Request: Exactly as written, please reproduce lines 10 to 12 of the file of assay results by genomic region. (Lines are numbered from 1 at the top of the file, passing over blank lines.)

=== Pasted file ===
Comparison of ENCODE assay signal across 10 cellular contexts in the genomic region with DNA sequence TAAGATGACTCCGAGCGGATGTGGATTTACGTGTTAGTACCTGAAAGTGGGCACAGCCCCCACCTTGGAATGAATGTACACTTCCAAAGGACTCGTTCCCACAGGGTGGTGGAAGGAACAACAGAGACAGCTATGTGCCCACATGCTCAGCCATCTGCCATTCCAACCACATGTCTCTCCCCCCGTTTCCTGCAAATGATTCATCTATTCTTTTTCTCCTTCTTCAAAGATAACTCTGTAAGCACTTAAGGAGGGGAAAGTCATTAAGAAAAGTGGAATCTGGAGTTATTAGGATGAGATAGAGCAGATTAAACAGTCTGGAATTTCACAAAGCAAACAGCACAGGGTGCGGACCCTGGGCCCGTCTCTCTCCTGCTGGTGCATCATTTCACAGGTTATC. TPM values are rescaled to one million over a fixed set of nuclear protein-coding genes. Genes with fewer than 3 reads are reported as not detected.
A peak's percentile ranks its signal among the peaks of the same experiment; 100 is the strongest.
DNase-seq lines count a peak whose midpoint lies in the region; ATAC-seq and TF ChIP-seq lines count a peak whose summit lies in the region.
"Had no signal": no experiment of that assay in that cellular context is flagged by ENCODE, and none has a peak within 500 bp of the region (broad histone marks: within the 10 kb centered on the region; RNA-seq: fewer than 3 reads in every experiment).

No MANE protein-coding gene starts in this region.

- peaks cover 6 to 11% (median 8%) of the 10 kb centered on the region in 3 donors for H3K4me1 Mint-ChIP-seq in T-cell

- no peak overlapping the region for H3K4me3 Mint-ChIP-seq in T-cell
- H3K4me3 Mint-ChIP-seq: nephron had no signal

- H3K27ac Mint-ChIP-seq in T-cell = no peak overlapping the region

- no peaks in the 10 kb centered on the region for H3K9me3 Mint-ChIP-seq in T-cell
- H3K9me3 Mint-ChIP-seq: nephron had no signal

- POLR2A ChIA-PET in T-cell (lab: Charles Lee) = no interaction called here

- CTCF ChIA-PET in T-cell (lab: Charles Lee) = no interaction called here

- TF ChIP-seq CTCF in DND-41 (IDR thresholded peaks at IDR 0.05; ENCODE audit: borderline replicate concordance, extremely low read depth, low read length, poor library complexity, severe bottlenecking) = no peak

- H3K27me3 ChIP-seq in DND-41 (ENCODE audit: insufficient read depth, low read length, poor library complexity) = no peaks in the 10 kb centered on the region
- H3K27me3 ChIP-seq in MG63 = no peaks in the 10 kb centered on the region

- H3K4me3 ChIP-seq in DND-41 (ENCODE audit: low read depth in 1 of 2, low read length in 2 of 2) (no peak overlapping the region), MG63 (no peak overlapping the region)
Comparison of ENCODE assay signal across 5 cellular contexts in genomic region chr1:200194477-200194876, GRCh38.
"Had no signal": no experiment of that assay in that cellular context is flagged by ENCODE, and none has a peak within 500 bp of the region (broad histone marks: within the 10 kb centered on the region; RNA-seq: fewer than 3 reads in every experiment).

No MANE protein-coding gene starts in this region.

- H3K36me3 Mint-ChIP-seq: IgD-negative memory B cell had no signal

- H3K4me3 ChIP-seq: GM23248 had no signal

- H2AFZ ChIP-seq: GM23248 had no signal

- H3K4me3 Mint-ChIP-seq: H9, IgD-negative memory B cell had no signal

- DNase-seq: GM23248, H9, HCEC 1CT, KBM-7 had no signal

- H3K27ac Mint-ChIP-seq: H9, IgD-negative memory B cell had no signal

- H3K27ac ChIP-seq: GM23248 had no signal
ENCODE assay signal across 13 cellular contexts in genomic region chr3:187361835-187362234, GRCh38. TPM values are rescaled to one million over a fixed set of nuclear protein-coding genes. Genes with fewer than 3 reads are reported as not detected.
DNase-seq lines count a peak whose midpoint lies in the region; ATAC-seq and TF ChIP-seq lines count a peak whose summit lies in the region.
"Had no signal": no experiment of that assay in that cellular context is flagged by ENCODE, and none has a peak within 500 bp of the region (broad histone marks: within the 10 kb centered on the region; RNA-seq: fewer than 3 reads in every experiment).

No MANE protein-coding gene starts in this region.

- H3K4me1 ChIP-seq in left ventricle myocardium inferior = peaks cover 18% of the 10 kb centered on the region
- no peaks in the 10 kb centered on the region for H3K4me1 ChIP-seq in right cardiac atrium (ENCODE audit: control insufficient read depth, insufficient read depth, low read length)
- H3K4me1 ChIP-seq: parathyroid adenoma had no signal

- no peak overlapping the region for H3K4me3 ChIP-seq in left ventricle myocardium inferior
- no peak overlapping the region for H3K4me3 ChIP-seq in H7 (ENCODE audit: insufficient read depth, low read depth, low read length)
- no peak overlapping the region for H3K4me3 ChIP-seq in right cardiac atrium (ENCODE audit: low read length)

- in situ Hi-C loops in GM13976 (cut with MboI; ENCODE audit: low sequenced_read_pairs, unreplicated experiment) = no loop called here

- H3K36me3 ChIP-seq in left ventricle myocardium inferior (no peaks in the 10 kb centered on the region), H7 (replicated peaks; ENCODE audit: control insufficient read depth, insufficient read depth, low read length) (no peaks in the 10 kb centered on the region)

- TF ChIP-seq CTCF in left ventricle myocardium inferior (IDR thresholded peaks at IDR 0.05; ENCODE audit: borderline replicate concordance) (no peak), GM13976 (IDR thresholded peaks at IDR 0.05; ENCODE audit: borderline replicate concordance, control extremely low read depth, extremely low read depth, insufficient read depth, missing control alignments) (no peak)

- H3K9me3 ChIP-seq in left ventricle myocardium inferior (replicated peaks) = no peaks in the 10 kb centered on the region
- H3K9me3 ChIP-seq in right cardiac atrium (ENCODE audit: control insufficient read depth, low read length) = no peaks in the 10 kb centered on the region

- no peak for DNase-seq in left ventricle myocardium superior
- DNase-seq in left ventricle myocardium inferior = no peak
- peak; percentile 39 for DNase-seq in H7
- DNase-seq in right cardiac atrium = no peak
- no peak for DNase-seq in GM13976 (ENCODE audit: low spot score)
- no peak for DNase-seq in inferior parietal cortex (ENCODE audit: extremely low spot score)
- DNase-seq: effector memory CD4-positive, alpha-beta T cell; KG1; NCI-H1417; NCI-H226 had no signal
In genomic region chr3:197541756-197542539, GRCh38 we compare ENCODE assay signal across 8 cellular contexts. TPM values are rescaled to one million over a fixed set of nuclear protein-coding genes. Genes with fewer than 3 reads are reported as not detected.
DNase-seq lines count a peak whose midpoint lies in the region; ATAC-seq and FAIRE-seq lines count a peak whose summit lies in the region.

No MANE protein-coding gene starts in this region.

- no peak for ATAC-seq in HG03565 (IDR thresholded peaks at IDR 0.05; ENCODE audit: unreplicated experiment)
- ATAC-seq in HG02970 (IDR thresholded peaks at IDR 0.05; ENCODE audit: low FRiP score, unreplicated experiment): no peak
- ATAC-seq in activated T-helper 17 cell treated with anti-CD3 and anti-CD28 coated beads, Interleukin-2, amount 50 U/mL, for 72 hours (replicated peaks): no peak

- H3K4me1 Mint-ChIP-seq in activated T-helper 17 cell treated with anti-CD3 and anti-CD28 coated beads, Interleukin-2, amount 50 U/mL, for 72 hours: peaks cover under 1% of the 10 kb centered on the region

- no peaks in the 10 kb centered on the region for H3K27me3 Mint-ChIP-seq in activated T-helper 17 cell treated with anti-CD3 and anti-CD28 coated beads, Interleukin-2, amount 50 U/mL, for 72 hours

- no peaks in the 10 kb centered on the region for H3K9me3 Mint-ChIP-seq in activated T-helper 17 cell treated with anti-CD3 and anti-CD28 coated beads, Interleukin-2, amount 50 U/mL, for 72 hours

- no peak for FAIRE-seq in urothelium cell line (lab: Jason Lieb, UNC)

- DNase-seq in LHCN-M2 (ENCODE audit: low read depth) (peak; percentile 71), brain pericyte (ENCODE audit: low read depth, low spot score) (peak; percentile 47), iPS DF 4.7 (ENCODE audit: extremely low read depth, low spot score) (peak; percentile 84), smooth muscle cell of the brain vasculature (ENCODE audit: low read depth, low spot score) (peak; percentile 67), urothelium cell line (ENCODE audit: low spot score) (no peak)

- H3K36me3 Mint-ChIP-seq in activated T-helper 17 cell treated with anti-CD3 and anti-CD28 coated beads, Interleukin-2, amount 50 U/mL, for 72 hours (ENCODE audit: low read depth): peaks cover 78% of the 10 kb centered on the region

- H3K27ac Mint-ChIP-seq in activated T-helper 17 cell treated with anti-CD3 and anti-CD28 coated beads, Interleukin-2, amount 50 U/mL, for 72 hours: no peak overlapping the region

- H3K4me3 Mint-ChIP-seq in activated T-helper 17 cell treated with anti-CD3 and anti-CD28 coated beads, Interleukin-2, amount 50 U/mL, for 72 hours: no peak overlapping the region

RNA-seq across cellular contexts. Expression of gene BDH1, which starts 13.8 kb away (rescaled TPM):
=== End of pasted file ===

- no peaks in the 10 kb centered on the region for H3K9me3 Mint-ChIP-seq in T-cell
- H3K9me3 Mint-ChIP-seq: nephron had no signal

- POLR2A ChIA-PET in T-cell (lab: Charles Lee) = no interaction called here